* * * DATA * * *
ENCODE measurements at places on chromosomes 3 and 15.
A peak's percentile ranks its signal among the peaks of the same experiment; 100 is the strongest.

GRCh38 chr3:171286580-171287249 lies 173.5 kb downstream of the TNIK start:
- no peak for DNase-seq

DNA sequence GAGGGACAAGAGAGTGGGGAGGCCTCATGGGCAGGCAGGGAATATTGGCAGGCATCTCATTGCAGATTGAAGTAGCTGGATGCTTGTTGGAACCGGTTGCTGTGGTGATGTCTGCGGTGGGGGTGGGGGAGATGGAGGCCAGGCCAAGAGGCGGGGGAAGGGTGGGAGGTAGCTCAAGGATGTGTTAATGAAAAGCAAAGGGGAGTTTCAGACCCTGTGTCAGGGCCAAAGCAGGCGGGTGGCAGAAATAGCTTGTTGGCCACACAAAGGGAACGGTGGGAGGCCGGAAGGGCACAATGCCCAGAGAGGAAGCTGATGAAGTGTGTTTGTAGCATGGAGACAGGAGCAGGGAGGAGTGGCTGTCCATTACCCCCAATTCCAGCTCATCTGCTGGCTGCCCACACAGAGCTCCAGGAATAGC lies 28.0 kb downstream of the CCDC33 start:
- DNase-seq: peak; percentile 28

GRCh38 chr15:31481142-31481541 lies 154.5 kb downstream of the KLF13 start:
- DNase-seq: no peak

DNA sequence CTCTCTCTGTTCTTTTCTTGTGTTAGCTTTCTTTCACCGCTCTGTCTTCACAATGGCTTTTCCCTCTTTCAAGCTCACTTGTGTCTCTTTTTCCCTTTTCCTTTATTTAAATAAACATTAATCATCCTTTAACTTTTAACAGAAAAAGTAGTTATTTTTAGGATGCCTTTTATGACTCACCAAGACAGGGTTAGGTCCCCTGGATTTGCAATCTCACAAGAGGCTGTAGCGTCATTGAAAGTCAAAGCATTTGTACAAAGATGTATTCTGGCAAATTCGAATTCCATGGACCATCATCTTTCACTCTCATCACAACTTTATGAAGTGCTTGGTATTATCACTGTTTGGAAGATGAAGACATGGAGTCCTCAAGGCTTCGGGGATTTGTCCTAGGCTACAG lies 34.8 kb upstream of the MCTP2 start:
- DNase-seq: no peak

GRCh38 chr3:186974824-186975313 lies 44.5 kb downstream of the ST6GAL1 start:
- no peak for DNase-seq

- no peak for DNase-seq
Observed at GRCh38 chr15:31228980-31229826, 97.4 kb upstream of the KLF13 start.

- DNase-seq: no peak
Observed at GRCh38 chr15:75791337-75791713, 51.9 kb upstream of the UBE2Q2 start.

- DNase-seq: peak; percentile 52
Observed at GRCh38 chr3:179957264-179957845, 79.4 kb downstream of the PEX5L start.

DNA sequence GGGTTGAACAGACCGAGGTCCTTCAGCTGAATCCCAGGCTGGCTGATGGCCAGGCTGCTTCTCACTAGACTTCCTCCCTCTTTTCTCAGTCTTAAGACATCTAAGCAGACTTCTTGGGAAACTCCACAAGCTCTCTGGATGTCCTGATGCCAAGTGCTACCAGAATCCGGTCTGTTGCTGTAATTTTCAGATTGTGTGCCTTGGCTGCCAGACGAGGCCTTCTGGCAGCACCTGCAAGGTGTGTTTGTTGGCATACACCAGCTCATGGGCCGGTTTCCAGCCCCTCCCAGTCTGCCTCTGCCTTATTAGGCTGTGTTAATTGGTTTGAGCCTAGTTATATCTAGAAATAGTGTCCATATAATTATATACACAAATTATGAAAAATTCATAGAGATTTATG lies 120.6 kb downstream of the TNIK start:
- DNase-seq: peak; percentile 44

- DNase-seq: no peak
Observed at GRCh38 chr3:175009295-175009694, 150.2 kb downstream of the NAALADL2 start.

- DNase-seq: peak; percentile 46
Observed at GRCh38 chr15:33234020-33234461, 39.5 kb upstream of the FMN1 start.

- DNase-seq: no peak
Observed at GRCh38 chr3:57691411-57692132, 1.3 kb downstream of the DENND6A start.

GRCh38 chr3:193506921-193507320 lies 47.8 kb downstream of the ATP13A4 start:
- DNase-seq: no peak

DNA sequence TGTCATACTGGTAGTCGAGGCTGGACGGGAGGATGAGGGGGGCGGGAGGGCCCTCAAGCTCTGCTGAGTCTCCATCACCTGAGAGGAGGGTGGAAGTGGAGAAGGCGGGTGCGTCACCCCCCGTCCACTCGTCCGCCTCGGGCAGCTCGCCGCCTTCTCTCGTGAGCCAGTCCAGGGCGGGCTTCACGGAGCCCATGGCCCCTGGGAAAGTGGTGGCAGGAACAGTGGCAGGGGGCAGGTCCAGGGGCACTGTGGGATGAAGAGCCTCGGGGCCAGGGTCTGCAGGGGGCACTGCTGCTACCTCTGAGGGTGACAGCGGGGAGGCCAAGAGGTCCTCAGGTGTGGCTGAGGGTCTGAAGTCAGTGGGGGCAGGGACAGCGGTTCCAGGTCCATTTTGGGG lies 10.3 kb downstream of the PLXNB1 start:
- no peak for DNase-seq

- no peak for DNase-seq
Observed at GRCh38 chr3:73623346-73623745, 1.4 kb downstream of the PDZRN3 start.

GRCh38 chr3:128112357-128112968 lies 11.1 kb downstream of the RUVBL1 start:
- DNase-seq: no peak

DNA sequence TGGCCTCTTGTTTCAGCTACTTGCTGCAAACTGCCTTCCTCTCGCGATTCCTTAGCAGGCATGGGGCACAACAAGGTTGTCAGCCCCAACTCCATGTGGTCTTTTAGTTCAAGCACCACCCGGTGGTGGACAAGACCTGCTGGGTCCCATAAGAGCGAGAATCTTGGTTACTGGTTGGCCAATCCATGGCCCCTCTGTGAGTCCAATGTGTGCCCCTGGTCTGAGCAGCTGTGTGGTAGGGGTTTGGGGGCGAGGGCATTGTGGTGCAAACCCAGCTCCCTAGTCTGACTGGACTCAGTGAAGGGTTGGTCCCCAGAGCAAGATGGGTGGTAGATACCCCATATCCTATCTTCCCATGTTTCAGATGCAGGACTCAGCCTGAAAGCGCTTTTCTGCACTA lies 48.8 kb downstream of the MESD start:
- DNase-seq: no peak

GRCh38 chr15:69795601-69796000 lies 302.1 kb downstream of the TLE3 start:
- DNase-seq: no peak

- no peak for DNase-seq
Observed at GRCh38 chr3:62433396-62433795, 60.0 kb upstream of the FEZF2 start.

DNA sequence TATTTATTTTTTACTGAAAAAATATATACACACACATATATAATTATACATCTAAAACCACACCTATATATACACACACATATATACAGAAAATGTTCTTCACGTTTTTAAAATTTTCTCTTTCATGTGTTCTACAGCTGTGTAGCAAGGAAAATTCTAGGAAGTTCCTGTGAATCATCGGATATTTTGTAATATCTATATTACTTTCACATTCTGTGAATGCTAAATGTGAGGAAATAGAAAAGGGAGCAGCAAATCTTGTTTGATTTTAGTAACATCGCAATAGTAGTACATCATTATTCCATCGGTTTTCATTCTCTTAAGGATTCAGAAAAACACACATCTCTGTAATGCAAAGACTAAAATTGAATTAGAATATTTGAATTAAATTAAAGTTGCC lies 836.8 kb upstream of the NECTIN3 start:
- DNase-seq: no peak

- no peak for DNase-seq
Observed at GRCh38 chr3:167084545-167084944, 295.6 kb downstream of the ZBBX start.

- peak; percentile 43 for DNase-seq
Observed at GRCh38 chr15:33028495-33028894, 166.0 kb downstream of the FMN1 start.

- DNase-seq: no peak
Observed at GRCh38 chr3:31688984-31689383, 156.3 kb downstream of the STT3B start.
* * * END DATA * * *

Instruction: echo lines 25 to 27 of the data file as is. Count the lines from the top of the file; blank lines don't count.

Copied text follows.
- DNase-seq: no peak
Observed at GRCh38 chr3:57691411-57692132, 1.3 kb downstream of the DENND6A start.

GRCh38 chr3:193506921-193507320 lies 47.8 kb downstream of the ATP13A4 start: